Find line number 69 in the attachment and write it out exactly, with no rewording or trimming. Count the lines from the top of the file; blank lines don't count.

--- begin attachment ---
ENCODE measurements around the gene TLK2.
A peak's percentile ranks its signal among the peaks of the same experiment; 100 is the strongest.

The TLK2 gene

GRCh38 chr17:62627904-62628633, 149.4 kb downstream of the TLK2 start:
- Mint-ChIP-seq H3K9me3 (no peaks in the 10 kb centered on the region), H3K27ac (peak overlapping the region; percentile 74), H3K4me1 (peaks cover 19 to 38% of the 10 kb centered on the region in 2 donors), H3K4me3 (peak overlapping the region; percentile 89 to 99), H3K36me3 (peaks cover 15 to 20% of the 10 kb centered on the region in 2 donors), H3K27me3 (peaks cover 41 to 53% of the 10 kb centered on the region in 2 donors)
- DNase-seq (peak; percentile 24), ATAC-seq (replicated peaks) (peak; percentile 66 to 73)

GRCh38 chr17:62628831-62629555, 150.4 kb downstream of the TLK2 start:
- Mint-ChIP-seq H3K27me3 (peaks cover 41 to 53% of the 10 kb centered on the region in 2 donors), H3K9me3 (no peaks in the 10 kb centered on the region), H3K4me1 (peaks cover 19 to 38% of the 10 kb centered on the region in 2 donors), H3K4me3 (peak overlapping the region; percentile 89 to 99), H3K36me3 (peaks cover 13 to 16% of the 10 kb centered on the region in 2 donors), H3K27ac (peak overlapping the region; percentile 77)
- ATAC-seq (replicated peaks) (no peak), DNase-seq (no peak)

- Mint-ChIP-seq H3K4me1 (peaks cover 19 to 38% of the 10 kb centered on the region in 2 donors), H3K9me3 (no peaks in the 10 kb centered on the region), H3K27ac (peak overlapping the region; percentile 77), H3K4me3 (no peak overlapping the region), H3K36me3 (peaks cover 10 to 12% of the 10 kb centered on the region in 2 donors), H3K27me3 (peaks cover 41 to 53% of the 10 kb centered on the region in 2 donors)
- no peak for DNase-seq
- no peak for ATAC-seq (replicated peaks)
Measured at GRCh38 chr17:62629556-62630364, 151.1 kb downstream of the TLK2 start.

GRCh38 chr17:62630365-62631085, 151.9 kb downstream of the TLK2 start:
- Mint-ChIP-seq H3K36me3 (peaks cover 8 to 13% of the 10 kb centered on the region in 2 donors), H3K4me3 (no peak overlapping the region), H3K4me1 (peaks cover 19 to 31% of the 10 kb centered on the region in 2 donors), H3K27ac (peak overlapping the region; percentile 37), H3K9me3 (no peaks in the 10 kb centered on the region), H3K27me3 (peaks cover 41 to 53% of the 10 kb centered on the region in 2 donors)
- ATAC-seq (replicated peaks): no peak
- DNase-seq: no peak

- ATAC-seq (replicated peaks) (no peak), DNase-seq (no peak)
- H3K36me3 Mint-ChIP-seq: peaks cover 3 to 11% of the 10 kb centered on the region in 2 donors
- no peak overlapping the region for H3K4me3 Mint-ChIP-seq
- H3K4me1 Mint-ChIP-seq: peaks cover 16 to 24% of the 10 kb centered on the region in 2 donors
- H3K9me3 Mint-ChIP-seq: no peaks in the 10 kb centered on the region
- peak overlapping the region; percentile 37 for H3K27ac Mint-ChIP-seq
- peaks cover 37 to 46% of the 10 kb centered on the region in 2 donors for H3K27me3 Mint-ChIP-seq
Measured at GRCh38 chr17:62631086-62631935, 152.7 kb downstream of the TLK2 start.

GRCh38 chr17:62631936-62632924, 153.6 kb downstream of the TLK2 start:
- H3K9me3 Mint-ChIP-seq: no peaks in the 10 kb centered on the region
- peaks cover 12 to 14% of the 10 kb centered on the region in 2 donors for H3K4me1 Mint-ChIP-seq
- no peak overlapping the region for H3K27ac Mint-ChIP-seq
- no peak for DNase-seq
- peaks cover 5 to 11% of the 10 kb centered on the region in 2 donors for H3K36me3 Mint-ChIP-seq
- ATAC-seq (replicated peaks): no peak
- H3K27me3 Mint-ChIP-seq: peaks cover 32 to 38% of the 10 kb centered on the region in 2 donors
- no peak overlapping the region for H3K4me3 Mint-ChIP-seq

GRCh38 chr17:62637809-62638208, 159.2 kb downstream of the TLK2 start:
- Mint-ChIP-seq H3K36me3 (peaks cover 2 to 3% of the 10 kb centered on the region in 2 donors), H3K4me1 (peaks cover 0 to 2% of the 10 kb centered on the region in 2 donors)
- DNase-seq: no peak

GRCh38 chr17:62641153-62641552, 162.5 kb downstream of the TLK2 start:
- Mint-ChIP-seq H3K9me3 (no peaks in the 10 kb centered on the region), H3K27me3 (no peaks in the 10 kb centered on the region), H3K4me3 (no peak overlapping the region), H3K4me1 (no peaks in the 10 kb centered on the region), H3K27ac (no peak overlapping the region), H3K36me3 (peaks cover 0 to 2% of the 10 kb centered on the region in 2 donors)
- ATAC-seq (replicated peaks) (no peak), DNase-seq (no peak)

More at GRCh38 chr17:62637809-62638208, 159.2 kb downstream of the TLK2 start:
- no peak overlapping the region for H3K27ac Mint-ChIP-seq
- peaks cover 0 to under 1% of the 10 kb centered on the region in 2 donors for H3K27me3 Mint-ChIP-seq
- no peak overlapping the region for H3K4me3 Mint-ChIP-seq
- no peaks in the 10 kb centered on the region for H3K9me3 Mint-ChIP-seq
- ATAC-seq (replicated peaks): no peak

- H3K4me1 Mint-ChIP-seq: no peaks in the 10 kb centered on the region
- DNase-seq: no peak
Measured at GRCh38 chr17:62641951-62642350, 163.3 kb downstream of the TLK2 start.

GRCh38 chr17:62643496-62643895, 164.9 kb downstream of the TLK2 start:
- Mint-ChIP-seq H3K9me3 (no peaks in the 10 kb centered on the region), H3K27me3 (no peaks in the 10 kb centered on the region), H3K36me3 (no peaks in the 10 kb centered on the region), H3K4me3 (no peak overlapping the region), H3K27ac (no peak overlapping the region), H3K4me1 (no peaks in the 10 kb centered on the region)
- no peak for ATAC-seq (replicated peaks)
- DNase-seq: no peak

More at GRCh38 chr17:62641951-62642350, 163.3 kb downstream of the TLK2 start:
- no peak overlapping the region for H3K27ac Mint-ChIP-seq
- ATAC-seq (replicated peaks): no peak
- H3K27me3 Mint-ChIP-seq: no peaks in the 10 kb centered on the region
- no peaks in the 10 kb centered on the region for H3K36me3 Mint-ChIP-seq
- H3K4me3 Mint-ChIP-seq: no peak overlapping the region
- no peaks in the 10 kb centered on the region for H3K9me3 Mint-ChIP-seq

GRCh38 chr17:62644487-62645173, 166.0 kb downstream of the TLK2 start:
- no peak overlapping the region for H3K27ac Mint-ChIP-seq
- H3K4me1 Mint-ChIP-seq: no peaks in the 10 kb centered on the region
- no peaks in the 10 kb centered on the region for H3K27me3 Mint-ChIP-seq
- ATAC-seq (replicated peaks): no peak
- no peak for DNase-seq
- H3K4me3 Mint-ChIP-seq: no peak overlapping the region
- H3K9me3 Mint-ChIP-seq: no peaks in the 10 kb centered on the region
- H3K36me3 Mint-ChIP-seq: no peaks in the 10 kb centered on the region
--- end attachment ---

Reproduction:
- H3K36me3 Mint-ChIP-seq: no peaks in the 10 kb centered on the region